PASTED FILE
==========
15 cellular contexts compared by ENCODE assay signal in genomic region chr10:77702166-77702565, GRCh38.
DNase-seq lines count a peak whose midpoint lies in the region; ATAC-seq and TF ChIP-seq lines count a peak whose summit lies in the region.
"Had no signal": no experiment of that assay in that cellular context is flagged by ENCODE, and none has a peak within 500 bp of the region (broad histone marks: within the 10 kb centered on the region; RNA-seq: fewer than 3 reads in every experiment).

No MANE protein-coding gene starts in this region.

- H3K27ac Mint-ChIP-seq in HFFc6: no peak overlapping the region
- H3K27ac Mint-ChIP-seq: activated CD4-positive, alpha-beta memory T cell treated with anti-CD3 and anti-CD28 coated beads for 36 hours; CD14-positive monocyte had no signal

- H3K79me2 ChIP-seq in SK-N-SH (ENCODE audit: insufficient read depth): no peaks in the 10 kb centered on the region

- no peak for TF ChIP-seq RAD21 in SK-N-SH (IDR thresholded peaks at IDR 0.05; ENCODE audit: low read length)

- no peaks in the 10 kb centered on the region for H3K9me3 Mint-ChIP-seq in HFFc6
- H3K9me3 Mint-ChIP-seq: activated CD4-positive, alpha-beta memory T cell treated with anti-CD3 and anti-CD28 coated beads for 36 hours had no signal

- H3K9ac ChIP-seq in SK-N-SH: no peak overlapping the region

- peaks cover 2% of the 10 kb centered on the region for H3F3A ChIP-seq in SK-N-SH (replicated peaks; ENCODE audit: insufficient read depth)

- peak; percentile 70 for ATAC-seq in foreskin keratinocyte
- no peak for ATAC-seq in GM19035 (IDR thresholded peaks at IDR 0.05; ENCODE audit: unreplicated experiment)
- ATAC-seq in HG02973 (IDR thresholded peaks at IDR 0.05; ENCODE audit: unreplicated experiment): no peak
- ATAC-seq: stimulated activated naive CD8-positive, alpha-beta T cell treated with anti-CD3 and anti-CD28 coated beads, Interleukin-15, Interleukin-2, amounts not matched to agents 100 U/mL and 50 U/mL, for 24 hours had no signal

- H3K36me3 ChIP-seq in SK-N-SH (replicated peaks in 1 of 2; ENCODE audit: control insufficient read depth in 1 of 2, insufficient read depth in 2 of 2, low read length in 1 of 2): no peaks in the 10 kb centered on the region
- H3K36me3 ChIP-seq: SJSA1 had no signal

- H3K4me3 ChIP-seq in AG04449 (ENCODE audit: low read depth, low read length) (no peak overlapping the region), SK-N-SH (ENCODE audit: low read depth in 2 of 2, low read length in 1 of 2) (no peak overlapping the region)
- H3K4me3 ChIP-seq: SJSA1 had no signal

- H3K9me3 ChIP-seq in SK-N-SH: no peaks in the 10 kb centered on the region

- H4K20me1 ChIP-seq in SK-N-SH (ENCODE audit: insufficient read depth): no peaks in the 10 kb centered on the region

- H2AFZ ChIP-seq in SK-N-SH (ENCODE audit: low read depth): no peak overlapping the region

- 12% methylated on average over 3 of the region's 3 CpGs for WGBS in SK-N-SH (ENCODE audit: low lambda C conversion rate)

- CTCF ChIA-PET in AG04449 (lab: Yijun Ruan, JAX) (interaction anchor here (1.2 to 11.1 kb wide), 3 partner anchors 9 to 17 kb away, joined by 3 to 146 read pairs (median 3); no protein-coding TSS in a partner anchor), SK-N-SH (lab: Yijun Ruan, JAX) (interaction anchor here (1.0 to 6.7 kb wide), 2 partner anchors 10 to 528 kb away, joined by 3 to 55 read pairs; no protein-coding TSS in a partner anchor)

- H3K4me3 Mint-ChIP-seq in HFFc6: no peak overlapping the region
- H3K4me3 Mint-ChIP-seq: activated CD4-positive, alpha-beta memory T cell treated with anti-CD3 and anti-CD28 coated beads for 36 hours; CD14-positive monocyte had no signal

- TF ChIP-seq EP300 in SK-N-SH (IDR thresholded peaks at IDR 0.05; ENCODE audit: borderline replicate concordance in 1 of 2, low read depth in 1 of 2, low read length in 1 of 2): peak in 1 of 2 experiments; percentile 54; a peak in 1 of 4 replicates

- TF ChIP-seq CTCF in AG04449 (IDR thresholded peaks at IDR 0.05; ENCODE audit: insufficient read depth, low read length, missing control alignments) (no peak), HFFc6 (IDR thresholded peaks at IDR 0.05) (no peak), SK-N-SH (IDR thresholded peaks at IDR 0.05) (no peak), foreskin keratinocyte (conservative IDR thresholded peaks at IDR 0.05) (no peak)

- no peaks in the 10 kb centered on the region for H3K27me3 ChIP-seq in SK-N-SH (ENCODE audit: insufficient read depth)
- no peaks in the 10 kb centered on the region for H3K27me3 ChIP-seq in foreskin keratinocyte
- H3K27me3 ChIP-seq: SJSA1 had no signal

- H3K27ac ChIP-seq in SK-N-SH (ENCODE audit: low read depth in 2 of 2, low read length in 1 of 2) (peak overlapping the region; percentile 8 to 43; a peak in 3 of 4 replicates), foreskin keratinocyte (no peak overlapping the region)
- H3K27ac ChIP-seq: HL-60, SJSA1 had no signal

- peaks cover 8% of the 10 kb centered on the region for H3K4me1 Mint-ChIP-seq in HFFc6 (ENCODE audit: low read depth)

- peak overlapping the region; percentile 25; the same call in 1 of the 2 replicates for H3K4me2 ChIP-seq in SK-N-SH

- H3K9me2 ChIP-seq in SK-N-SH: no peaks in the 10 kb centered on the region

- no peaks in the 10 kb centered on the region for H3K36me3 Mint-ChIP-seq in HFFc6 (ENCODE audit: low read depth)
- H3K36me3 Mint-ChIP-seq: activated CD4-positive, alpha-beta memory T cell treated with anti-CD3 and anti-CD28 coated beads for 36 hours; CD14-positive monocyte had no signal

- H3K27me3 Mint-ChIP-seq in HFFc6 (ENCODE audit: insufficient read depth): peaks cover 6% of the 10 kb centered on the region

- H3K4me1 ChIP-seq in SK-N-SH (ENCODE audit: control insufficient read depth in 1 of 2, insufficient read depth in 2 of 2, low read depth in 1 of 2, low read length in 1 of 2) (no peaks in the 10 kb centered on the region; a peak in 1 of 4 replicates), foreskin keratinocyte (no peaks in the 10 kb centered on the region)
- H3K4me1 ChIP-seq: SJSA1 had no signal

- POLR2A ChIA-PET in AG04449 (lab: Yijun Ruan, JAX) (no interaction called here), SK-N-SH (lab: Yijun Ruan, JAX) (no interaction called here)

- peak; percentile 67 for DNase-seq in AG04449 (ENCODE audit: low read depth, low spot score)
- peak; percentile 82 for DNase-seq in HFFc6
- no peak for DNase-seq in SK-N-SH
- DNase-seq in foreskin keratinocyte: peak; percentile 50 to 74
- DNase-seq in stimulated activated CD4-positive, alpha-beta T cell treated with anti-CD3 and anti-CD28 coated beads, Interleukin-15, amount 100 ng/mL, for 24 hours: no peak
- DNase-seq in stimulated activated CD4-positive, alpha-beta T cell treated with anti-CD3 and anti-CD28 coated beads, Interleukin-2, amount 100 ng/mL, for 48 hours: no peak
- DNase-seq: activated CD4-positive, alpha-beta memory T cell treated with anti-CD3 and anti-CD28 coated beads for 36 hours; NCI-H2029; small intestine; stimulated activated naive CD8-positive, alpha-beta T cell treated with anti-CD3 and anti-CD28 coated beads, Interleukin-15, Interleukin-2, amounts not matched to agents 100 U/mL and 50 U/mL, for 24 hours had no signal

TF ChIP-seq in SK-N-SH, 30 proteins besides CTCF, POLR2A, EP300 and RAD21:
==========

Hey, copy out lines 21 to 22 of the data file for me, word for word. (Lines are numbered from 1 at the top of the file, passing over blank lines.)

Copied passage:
- H3K9me3 ChIP-seq in SK-N-SH: no peaks in the 10 kb centered on the region

- H4K20me1 ChIP-seq in SK-N-SH (ENCODE audit: insufficient read depth): no peaks in the 10 kb centered on the region